It’s her ministry

Holme Circle’s Kathy Per­petua vis­ited Naz­areth Academy and taught the stu­dents how to make ros­ar­ies.

Holme Circle res­id­ent Kathy Per­petua (right) uses a candle to break apart a piece of thread while show­ing Dev­in Barn­aby, 17 (cen­ter), and Mary Ann Thack­rah, 17 (left) how to make ros­ar­ies at Naz­areth Academy High School. They will use the ros­ar­ies to pray at abor­tion clin­ics. (Maria Pouch­nikova)

Holme Circle’s Kathy Per­petua will give hand­made ros­ar­ies to any­one she thinks could really use them.

A few years ago, she and her help­ers made enough for every po­lice of­ficer and fire­fight­er in Phil­adelphia. She’s made cam­ou­flage ros­ar­ies for mem­bers of the mil­it­ary. She also gives them to the eld­erly, han­di­capped and oth­ers.

Per­petua also sells the ros­ar­ies at area craft shows. Pro­ceeds go to the In­ter­na­tion­al As­so­ci­ation of Fire Fight­ers Loc­al 22 wid­ows’ fund. Her hus­band Tony is a re­tired fire­man.

At a re­cent craft show at Naz­areth Academy High School, she met Sis­ter Mary An­thony, a theo­logy teach­er, mod­er­at­or of the school’s com­munity ser­vice corps and co-mod­er­at­or of the life club.

The nun in­vited Per­petua to vis­it the school to teach the stu­dents how to make ros­ar­ies, and she quickly ac­cep­ted.

“It’s my min­istry,” Per­petua said.

Per­petua has worked with mem­bers of the ros­ary and life clubs twice and plans an­oth­er vis­it this week.

On her most re­cent vis­it to the Tor­res­dale school, she gave ros­ar­ies to three cafet­er­ia work­ers and a dozen sol­diers who were there for a mil­it­ary club event.

There’s an art to mak­ing the ros­ar­ies, which are made from sturdy, rather ex­pens­ive deep-sea fish­ing twine.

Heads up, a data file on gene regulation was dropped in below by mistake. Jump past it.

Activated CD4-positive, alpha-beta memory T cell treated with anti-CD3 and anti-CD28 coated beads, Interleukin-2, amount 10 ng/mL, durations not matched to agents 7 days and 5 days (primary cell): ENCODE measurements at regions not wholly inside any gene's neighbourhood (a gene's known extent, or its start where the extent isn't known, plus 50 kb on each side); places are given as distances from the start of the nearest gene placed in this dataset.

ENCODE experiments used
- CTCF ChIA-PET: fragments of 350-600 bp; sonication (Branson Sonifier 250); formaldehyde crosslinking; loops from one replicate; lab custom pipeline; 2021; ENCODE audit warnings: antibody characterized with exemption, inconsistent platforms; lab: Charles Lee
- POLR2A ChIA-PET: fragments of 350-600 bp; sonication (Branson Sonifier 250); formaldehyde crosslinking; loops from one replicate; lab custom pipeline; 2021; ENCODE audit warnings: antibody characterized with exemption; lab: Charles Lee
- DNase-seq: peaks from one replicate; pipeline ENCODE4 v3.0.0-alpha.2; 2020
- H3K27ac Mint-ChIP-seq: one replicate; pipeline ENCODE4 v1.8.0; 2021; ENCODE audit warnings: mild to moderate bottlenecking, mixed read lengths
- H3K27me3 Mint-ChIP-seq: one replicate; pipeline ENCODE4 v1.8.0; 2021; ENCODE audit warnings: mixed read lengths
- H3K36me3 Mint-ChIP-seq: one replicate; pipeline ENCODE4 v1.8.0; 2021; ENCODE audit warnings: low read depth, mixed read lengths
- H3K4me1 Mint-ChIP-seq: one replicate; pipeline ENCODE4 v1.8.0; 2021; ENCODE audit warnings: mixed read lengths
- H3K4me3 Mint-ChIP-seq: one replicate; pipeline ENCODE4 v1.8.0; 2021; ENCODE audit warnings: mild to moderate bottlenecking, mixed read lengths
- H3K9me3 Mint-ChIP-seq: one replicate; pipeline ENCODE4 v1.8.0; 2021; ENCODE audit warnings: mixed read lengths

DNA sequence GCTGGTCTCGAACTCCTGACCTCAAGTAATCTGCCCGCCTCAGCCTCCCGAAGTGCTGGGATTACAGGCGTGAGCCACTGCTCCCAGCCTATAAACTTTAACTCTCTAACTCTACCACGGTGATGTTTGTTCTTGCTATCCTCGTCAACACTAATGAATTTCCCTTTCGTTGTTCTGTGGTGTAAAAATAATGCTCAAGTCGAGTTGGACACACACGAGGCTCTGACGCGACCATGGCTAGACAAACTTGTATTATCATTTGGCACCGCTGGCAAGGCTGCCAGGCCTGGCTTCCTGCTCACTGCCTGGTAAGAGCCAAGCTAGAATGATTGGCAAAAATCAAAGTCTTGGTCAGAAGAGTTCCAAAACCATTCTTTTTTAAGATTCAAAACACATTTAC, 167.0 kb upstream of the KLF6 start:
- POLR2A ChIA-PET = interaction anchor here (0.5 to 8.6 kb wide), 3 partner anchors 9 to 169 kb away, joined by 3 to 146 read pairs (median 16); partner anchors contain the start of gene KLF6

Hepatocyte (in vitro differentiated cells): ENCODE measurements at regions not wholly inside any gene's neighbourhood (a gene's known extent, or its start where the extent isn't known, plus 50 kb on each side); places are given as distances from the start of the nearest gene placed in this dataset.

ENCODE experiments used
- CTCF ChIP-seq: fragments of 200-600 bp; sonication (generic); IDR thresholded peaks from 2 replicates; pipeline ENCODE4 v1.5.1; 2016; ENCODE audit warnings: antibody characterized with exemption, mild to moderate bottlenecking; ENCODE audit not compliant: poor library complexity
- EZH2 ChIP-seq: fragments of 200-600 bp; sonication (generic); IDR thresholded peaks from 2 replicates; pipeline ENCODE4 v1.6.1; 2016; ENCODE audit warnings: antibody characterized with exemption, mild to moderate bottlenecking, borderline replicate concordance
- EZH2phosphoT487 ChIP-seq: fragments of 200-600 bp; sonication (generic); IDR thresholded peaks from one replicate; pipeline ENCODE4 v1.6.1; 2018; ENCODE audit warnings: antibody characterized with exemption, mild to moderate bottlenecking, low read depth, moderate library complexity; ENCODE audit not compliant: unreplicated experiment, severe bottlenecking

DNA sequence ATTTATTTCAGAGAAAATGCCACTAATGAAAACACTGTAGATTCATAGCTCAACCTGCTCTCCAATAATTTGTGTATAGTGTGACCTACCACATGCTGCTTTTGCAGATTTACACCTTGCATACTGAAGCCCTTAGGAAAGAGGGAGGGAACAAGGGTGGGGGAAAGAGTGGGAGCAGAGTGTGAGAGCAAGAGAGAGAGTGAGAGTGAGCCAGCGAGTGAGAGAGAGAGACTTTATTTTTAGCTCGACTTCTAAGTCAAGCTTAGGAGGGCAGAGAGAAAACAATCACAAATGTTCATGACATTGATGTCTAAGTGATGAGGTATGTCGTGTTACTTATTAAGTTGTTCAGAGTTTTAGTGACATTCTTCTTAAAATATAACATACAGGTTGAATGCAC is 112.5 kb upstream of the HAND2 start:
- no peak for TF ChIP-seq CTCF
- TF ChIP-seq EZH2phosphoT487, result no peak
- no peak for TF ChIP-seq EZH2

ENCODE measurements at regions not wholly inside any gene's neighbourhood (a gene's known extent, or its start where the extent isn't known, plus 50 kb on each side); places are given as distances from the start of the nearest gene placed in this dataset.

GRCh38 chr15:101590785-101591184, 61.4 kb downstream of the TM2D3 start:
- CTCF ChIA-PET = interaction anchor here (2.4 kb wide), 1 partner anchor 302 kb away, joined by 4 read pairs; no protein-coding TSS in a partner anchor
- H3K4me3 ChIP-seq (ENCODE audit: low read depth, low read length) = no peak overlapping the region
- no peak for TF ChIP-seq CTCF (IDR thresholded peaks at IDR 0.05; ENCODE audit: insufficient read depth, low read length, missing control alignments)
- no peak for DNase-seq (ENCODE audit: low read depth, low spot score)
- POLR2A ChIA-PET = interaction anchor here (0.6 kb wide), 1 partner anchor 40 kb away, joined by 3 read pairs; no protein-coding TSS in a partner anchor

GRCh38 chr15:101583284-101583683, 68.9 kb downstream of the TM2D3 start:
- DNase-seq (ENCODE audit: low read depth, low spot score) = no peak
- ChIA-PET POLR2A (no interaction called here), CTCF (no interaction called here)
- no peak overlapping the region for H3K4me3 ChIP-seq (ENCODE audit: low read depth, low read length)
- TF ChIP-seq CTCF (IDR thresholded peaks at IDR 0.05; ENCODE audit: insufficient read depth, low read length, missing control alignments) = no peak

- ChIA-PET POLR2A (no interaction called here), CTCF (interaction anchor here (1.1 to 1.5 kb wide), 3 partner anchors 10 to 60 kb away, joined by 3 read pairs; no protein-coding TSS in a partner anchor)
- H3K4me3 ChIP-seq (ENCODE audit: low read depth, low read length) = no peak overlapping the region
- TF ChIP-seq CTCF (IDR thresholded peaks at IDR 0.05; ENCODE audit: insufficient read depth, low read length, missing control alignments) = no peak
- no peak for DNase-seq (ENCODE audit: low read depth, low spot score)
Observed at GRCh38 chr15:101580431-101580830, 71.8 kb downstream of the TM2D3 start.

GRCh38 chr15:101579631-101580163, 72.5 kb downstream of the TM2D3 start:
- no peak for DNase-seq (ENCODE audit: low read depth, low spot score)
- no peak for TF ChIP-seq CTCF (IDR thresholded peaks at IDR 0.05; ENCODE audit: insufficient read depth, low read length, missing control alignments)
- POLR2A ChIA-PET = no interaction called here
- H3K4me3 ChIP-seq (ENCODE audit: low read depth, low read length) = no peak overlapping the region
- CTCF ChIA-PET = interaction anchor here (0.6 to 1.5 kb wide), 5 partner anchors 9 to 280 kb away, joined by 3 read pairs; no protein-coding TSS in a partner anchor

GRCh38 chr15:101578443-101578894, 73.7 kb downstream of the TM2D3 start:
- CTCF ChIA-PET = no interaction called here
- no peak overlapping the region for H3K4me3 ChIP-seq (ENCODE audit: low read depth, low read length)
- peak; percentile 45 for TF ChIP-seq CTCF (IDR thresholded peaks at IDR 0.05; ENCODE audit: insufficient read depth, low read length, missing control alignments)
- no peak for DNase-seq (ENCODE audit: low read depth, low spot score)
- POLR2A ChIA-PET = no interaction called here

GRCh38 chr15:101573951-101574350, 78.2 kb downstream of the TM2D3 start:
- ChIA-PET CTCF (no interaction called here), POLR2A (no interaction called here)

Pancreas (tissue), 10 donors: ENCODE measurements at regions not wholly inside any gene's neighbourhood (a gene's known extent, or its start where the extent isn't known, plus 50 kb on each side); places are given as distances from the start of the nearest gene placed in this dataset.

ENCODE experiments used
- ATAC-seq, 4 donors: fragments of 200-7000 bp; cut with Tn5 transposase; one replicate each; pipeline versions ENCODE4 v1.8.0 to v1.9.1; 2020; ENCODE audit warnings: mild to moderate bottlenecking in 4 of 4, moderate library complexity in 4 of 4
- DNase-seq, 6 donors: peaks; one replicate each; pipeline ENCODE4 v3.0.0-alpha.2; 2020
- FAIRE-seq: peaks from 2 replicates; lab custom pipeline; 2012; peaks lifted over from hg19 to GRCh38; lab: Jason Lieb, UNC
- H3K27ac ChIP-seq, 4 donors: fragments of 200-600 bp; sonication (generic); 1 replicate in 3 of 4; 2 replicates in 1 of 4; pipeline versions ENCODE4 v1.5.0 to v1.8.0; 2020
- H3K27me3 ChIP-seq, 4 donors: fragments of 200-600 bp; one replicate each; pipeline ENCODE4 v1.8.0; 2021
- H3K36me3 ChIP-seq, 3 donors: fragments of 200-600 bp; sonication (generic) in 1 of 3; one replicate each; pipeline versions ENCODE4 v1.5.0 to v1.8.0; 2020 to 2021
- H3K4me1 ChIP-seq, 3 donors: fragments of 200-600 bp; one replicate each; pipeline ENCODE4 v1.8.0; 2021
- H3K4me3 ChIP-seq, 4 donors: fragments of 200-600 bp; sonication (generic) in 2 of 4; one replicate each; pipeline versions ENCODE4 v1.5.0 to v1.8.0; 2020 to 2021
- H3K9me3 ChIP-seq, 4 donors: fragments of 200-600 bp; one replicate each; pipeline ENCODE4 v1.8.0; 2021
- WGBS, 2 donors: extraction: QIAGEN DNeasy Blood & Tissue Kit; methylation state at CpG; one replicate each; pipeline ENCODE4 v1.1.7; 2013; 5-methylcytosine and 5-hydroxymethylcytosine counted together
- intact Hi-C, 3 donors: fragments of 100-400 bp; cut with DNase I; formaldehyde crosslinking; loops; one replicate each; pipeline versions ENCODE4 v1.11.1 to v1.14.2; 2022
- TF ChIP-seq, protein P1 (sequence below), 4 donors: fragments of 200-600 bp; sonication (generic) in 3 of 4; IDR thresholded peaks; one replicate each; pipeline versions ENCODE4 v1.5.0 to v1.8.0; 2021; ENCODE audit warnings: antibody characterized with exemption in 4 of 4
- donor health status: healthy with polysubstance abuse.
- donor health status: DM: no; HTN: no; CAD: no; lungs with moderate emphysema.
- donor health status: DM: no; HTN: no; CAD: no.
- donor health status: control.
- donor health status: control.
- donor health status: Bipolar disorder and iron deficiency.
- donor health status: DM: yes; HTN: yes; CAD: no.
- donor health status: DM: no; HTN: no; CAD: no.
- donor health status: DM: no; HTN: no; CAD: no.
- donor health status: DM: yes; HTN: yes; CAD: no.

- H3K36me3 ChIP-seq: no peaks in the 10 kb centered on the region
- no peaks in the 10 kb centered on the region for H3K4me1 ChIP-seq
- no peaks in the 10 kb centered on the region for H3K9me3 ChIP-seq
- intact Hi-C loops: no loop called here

Per­petua has been do­ing it for 20 years, and told the girls that they shouldn’t be­come frus­trated if they use too much twine and have a jumbo-sized ros­ary on their first try.

“I could have jumped rope with my first ros­ary,” she joked.

Per­petua gave a hands-on demon­stra­tion of how to make ros­ar­ies. She also dis­trib­uted a double-sided page of prin­ted in­struc­tions and how-to pic­tures.

The stu­dents were joined by Helen Kennedy, a theo­logy teach­er and co-mod­er­at­or of the life club, and Cathy Arm­strong, a guid­ance de­part­ment sec­ret­ary and ros­ary club mod­er­at­or.

The girls made the ros­ary knots by wrap­ping the twine around their fin­gers, be­gin­ning un­der the cuticle, with Per­petua telling them to not wrap it too tightly and to use prop­er spa­cing. She also showed them how to make a cru­ci­fix and used a candle to singe the ends to keep them from fray­ing.

Mak­ing the ros­ar­ies is all about re­pe­ti­tion, she told the teen­agers.

Ju­ni­or Sara Aykit, of Holmes­burg, was per­haps the quick­est learner.

“I’m go­ing to make them for fam­ily and friends,” she said.

Sara en­joys the hands-on pro­cess and the fact that ros­ar­ies are tan­gible. She said in­di­vidu­als hold­ing the ros­ar­ies can see their pray­ers as they’re be­ing said. She’s happy to be join­ing Per­petua in dis­trib­ut­ing the ros­ar­ies far and wide.

“A lot of people have for­got­ten about ros­ar­ies and pray­er,” she said.

Per­petua brought twine that was dyed pink and blue, rep­res­ent­ing baby girls and boys.

Naz­areth’s life club watches videos, in­vites speak­ers to meet­ings, at­tends the an­nu­al March for Life in Wash­ing­ton, prays out­side an abor­tion clin­ic and col­lects money in gi­ant baby bottles for a crisis preg­nancy cen­ter in Bris­tol that provides free ul­tra­sounds and baby for­mula.

Both school clubs use ros­ar­ies for pray­er.

“The ros­ary club uses them to pray to­geth­er, and the life club prays for life is­sues,” said Sis­ter Mary An­thony.

“We be­lieve pray­er is a weapon we can use,” said Kennedy, the life club co-mod­er­at­or.

Per­petua left the ex­tra twine with the school. She will be­gin work­ing with Naz­areth’s mil­it­ary club, and stu­dents will make ros­ar­ies to be sold at the school’s craft show in the fall. ••

Re­port­er Tom War­ing can be reached at 215-354-3034 or twar­

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